THE majority of Canadians see the Muslim community in this country as a partner in the fight against radicalization, but also say Muslim community leaders need to do more to denounce acts of homegrown terror, according to a comprehensive survey on radicalization and homegrown terrorism by the Angus Reid Institute (ARI) in partnership with others.
The online poll also shows Canadian opinion fluctuates significantly on support for wearing religious symbols and clothing in public, depending on the article being worn – and the religion it is associated with.
Views about Canada’s Muslim community:
Revelations by police that suspects in the October 22 Parliament Hill shooting and the hit-and-run attack on military personnel the same week in Quebec were motivated by violent political ideology related to Islam once again bring the Canadian public discourse and views towards the Muslim community and its leadership.
To that end, ARI asked respondents how they viewed the Muslim community and its leadership in light of these acts. The majority (58%) of Canadians say the community is a “partner in the fight against radicalization”. A sizeable minority (42%), say the Muslim community as “part of the problem of radicalization.”
When results are analyzed based on whether respondents believe radicalized individuals are currently living in their communities, the minority turns into a slim majority.
For those who believe such people are living among them, just over half (53%) see the Muslim community as part of the problem. For those who say radicalized individuals are not living in their communities, the majority (66%) see the Muslim community as a partner in the collective fight.
The national majority view that the Muslim community are partners in fighting radicalization does not mitigate another widespread view: that Muslim community leaders have been too quiet in denouncing violent ideology and acts of violence. Nationally, three-quarters (73%) of respondents say, “Muslim community leaders are not speaking out enough” against homegrown terrorism. This view is strongest in Saskatchewan (76%) and Atlantic Canada (78%), and weakest in Alberta (67%) and BC (66%).
Issues of tolerance:
When asked if respondents supported or opposed people wearing various religious symbols or clothing in public, those surveyed generally approved, however, a few distinctly stand out.
In contrast to the majority of Canadians who support woman wearing the Hijab and a Nun’s Habit – 73 per cent and 88 per cent respectively – seven out of ten (73%) oppose Muslim woman wearing a Niqab in public – a veil that covers the face, showing only the eyes –. The generations are divided on the subject with 42 percent of 18 to 34 year olds supporting the Niqab while eight in ten (85%) aged 55 and older, oppose its use.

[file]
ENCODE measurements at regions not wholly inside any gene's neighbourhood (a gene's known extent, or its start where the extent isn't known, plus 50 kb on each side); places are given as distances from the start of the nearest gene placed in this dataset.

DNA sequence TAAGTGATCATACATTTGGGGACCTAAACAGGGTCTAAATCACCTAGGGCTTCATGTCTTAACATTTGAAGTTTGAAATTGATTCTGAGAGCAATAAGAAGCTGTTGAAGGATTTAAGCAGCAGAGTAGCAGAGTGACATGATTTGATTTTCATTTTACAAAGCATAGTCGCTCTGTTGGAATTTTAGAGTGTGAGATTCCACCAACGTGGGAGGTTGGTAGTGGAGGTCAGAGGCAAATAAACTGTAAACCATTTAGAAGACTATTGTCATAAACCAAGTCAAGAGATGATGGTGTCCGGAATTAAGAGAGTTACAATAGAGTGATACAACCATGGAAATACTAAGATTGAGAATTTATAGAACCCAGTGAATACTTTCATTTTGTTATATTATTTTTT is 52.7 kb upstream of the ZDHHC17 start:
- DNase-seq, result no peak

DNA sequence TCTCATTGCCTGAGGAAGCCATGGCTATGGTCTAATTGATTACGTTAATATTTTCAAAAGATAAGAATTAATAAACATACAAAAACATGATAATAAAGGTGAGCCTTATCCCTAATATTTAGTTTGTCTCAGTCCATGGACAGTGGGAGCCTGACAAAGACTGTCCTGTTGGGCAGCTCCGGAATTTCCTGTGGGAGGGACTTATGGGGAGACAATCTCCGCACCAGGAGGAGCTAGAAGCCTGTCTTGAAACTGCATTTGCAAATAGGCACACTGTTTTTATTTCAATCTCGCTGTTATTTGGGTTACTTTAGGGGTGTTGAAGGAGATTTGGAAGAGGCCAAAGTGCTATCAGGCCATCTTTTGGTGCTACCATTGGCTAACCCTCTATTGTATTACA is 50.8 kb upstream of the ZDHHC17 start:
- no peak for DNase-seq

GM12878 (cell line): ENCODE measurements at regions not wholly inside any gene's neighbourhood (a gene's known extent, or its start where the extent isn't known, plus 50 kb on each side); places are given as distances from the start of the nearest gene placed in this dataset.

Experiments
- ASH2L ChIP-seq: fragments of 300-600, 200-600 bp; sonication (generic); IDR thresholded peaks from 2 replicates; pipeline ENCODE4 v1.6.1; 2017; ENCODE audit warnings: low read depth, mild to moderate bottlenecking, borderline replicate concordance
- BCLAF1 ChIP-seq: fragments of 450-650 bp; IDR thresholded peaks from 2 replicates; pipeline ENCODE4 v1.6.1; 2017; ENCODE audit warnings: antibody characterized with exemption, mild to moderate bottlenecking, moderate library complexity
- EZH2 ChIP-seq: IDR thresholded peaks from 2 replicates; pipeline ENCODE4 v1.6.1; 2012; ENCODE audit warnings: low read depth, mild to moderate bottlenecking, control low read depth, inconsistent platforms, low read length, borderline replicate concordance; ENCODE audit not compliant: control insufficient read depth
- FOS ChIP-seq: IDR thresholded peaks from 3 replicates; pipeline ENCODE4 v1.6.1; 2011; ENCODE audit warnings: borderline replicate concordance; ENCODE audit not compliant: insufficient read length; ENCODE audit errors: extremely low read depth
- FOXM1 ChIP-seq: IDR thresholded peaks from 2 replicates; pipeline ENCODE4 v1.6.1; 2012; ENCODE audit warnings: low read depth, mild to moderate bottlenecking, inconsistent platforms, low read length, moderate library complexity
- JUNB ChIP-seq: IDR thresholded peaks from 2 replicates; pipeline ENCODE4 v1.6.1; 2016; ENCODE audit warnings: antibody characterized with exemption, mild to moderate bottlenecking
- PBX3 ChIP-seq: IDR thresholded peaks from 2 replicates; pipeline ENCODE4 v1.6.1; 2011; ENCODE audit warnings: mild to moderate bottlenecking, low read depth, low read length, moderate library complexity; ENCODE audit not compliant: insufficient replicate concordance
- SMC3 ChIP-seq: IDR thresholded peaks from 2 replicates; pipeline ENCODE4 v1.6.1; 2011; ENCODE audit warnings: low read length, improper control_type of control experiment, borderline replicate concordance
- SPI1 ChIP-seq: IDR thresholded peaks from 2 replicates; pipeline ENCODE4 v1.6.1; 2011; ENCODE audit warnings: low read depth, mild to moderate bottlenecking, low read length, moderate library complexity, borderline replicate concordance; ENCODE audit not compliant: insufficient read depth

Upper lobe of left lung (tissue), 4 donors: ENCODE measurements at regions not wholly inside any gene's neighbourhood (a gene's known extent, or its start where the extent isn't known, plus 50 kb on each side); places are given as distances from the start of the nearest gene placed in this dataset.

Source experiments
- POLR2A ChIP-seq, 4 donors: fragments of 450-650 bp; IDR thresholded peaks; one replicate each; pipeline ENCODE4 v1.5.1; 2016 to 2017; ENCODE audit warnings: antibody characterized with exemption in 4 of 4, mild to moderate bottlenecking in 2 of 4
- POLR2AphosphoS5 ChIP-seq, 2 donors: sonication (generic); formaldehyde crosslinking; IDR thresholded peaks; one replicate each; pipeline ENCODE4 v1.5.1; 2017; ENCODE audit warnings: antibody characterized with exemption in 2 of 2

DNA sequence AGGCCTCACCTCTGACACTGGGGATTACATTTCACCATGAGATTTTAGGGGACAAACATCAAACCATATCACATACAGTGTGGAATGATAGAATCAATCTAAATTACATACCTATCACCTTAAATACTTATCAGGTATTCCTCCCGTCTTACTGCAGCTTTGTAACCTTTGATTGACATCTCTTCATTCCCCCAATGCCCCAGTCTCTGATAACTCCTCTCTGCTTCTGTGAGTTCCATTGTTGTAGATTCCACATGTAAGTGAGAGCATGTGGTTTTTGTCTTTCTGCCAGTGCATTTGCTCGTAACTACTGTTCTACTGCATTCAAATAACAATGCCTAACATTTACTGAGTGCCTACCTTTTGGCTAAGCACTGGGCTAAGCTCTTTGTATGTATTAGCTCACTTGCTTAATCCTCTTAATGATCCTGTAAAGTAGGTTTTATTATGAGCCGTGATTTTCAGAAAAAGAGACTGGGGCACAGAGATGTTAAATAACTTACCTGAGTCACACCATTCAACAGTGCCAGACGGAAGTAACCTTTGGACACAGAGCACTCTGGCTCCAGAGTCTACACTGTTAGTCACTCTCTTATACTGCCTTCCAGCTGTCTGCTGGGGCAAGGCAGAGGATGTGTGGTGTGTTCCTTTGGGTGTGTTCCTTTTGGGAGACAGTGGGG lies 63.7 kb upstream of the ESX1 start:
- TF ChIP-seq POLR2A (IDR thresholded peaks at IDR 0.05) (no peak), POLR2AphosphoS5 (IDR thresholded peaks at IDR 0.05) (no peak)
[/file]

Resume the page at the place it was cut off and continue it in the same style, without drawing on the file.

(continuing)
The Kippa, Star of David and Crucifix received wide spread approval (80%, 86% and 89% respectively), whereas the Kirpan – a ceremonial dagger carried by Sikhs – was deemed unfit to wear in public by 71 per cent of respondents.
Regionally, however, support and opposition became more polarized. British Columbians showed the most wide spread support, while many in Quebec deemed the religious symbols and garments unacceptable for public display.
Causes of Radicalization:
ARI asked Canadians what they thought caused people to become radicalized. They were asked to choose from a number of possible causes. Respondents picked three causes most often:
* Religion/culture (47%)
* Mental illness (37%)
* Feelings of marginalization (34%)
It is notable that gender divides perception of their top two choices. Where Canadian women were almost evenly split between religion/culture (43%) and mental illness (40%), men were much more adamant that religion/culture (51%) was a bigger cause than the state of one’s mental health (33%).
Other causes included “internet recruitment”, “old country beliefs” and “economics/financial problems.”
Respondents were also gauged on their support or opposition towards possible measures aimed at addressing the radicalization process and preventing violent acts.
One hypothetical measure commanded the most support: a federally-funded program aimed at specifically training mental health workers to identify signs of radicalization. This garnered the backing of 87% of respondents nationally, with no significant difference in regional or demographic response.
Other measures that garnered majority support included:
* Blocking access to Internet sites that promote ISIS or any other terrorist organization (83%)
* Deportation (82%)
* Indefinite imprisonment (68%)
There was one hypothetical measure on which support was much more tepid and on which Canadians were evenly divided. This was the suggestion of a federally funded grant program for mosques in Canada that wished to spend money on preventing radicalization. Half of respondents (49%) said they supported such a measure. Half (51%) said they opposed it.